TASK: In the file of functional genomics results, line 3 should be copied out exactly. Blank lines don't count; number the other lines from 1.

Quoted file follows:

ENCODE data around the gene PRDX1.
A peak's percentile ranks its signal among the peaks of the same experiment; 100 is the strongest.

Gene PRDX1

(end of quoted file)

Gene PRDX1